The Nitpicker’s Guide to Ancient Warfare: Sieges

By David Flin


This series of articles is the first draft of what will hopefully be a book published by Sgt. Frosty Publications


Depiction of the siege of Lisbon, 1147 by the painter Alfredo Roque Gameiro

The details of how sieges were conducted are the subject of a later chapter. I shall cover here only the general nature of sieges; why they were often key battles.

Fortified positions are a major force multiplier for defensive operations. That’s their purpose. It means that castles and fortified positions can be held with much smaller numbers than are required to take them. Generally speaking, an invader can’t leave enemy-held castles behind without a significant screening force (which diminishes the force available to the invader). An unscreened castle would be able to conduct raids against supply trains to the invading force, causing all sorts of problems.

If the castle is left, the troops can sally out at will at disrupt supply lines; they can fall upon isolated groups out foraging (and they’ll need to forage if the supply lines are disrupted). The threat of forces from the castle force the invaders to remain concentrated, which prevents effective foraging and doesn’t protect long supply lines. The invading army starves. As a result, it has to reduce the castle.

Middle Age warfare generally devolved into a series of sieges. The strategically located Stirling Castle in Scotland was besieged eight times between 1296 and 1357, frequently changing hands between Scots and English; three times between 1571 and 1585; and then in 1651 and 1746. The reason was simply that it couldn’t be bypassed in any invasion.

One of the common aspects of a siege that everyone knows about is the tradition of sparing a city that surrenders quickly, and of sacking a city that resists. This is often attributed to many different groups: the Mongols, the Romans, the Assyrians, the list is endless.

Of course, it was standard procedure. Quite when it was assumed that resistance turned the price of failure to a sacking of the city may vary. One common division was the point when a ram first strikes a wall.

The reason for the difference is treatment of a fallen city comes down to one word. You guessed it: cohesion. Taking a defended city is tough, and any assaulting force is likely to take heavy casualties doing so. These casualties diminish the cohesion of a force and, should it break through, it was almost certainly not going to be under much control. The survivors would be angry, and preventing them from getting out of control would be a tall order.

Shakespeare describes something of this in Henry V, at the siege of Harfleur.

Therefore, you men of Harfleur,

Take pity of your town and of your people

While yet my soldiers are in my command,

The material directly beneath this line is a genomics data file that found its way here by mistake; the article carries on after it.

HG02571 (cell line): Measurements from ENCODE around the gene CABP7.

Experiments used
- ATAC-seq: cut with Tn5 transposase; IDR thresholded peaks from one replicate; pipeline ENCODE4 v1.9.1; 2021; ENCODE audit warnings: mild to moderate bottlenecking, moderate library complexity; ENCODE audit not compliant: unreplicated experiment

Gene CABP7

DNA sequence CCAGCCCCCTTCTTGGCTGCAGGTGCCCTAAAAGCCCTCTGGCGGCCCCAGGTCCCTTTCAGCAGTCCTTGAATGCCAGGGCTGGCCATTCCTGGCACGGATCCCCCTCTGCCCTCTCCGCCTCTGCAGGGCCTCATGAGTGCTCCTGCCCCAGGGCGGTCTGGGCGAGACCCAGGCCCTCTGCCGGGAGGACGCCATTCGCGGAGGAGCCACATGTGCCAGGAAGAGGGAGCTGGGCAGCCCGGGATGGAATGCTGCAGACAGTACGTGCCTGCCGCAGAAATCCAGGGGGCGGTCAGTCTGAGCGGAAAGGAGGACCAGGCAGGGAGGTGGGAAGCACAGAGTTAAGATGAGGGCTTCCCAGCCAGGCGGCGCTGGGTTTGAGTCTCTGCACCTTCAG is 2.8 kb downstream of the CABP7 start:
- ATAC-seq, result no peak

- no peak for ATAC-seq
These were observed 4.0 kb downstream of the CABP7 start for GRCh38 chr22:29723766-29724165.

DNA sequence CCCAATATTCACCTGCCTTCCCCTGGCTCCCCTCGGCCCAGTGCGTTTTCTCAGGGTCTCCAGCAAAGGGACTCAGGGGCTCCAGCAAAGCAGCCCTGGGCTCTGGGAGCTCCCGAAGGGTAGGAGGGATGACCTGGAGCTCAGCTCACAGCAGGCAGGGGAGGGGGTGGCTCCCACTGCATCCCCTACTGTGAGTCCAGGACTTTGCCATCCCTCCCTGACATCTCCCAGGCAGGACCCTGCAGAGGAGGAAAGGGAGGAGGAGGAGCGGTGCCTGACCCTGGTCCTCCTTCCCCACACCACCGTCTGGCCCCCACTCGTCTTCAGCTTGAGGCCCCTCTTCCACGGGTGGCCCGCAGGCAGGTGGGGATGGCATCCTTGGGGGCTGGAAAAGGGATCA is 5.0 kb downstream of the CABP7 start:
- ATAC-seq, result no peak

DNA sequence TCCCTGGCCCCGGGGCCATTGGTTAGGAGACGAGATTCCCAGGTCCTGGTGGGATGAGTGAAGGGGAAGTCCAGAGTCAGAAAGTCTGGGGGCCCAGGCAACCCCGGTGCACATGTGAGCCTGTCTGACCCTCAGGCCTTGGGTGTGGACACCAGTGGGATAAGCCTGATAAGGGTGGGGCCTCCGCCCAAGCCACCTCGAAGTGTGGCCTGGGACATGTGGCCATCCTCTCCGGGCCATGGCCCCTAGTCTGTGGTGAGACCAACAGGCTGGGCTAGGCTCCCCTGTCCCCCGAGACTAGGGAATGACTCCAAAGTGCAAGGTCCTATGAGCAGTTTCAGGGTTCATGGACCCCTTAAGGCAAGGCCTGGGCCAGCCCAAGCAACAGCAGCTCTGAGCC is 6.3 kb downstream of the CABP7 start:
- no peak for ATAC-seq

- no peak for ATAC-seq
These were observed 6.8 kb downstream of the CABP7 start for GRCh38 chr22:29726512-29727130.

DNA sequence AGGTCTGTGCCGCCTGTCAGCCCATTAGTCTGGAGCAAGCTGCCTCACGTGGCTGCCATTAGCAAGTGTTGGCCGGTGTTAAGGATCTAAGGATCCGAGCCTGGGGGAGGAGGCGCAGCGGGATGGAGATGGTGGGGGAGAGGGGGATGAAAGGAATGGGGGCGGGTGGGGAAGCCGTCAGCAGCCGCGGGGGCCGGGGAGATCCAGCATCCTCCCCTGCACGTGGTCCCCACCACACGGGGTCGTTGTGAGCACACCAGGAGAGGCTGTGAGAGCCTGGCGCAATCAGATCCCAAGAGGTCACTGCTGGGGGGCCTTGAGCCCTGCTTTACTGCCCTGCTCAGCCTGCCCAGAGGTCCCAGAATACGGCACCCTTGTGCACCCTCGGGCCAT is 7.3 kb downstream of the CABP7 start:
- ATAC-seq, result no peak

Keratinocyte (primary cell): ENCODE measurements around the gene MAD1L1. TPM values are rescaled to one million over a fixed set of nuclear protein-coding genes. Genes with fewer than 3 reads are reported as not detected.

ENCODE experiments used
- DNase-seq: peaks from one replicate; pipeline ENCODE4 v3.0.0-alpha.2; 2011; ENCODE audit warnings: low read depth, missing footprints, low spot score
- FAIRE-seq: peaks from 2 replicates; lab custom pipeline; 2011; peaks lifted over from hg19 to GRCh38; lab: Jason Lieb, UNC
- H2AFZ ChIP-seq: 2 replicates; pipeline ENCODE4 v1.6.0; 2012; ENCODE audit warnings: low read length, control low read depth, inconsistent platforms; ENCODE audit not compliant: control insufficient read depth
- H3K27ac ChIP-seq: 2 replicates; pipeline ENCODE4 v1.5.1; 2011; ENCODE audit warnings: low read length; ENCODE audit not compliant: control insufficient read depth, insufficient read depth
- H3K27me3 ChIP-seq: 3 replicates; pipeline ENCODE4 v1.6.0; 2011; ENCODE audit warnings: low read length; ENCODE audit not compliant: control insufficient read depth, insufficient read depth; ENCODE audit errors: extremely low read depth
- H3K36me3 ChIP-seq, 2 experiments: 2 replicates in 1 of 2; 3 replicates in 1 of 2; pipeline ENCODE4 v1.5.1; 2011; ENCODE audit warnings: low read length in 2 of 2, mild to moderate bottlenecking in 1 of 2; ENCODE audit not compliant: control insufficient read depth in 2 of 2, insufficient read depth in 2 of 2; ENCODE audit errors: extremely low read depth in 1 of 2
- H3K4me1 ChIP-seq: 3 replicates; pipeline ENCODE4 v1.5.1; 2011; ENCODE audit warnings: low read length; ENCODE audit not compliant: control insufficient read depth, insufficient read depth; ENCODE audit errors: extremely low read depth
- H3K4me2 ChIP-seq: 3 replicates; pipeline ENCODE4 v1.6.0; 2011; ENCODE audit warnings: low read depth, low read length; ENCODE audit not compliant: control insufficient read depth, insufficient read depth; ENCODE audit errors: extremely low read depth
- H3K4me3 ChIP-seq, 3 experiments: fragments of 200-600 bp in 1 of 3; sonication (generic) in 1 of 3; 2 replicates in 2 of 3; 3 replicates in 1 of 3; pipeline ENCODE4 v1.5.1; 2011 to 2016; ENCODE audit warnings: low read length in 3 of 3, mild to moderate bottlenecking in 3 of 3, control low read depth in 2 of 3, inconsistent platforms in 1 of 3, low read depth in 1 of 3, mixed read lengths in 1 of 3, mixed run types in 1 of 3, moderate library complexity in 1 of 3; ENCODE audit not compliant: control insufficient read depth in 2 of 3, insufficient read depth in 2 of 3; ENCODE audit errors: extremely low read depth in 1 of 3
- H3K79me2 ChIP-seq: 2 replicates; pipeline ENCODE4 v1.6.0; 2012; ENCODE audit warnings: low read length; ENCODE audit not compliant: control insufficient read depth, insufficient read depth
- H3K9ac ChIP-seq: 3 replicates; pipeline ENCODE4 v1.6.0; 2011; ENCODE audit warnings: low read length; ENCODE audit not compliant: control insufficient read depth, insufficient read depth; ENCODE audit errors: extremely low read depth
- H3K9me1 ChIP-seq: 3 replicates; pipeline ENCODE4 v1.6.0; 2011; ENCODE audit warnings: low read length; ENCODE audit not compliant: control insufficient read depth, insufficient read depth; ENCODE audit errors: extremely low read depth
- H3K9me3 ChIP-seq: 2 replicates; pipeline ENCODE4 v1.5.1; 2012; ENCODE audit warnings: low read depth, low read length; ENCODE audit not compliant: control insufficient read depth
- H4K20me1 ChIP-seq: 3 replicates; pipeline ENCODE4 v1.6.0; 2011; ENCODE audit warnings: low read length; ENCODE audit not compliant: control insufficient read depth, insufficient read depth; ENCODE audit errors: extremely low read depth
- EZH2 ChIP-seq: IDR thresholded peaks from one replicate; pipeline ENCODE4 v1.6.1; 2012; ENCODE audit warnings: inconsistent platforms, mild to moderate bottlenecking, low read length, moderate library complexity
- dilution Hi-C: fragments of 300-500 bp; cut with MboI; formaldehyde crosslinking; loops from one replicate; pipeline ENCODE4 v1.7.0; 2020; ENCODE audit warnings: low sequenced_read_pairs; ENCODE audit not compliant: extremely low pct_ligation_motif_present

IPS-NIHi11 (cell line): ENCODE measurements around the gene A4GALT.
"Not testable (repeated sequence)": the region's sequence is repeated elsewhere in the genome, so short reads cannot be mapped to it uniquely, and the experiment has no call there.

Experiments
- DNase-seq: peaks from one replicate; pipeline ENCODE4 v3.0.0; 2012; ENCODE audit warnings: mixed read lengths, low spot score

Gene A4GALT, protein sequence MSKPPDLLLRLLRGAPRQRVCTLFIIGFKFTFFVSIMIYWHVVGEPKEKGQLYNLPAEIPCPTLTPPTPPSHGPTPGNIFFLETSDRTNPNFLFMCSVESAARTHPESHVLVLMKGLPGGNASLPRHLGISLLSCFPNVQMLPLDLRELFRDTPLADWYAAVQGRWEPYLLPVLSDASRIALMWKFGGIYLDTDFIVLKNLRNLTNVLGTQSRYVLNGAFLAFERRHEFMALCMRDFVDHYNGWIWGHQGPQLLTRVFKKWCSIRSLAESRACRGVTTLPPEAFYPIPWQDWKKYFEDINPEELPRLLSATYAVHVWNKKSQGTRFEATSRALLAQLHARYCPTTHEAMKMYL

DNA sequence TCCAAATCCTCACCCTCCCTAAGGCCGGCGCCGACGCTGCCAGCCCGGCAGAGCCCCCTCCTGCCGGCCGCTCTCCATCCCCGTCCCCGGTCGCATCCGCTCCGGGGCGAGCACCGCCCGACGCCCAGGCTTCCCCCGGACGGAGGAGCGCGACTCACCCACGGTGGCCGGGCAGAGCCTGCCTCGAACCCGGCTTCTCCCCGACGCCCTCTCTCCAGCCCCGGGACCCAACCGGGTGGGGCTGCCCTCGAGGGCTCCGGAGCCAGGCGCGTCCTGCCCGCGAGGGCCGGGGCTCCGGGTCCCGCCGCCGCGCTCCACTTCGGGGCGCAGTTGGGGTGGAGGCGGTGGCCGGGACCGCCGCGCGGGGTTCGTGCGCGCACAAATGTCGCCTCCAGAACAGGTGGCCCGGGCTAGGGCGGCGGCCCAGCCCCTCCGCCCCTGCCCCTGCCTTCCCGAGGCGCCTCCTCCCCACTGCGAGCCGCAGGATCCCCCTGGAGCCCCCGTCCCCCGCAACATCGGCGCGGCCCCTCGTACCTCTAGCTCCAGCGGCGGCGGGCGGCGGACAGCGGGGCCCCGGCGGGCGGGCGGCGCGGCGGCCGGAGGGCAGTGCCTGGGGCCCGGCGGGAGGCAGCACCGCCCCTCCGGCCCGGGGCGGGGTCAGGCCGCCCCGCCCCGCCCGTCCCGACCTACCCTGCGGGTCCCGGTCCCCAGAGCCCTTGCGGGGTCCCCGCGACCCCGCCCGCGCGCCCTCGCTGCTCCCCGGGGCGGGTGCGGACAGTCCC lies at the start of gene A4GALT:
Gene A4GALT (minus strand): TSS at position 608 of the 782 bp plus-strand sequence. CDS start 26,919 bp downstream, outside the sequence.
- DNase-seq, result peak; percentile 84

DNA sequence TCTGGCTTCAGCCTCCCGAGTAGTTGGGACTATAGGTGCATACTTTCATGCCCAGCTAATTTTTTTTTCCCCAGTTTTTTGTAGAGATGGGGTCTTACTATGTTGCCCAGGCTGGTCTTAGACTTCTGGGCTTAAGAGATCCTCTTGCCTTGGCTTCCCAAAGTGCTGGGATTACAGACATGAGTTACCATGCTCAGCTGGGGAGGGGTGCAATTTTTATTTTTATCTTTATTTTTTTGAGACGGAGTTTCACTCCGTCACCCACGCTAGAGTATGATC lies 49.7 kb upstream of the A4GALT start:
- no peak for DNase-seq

While yet the cool and temperate winds of grace

O’erblows the filthy and contagious clouds

Of heady murder, spoil, and villainy.

Fortifications are a significant defensive multiplier. Among those who took this to heart were the Romans. Not so much with city fortifications, but their “marching forts”. The Roman armies developed the habit of constructing fortified marching camps every night when on the march.

The camps didn’t serve quite the same defensive purpose as city walls. City walls are intended to resist a siege; a fortified camp is mostly intended to prevent an army from being surprised and to allow it the time to either form for battle or to safely refuse battle. Function follows form; the defences of a camp are mainly concerned with preventing a stealthy approach, slowing down attackers, and providing defenders with an advantage at relative economy of cost and effort.

Of course, a badly-constructed fort or castle can trap the defenders. The Battle of Arausio (105 BC) provides an example of how badly things can go with a badly sited camp. Specifically, two badly sited camps. Two Roman forces were camped on the Rhone River, to bring the Cimbri to heel in battle. Because of a dispute between the commanders of the two forces, they camped on either side of the river. It took a direct order from the Senate in Rome to get both forces to camp on the same side of the river. Even then, they camped apart.

One of the two forces attacked the Cimbri camp, and got annihilated for their pains. After ransacking the first Roman camp, the Cimbri turned their attention to the other Roman force. Unfortunately for the Romans, this camp had been positioned such the troops found that they had their backs to the river when attacked, and thus no way to retreat.

The Romans lost, according to Livy, 80,000 soldiers and 40,000 servants and camp followers. This was a disaster for Rome on a level of Cannae.

The moral of this story is that it is unwise to place fortifications in a poor location.

Location, location, location.


Fortified positions, be they cities, fortresses, isolated castles, or whatever, need to be well-sited. Typically, they will be sited to guard key strategic points: river crossing points, junctions of trade routes, at mountain passes, near ports, and others.

The inevitable consequence of this was that these fortified positions couldn’t simply be ignored. The whole purpose of the fortifications was to protect the key locations. Which is why so many castles have had a very chequered history.

 

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David Flin is a writer and owner of Sgt. Frosty Publications. His books can be found there.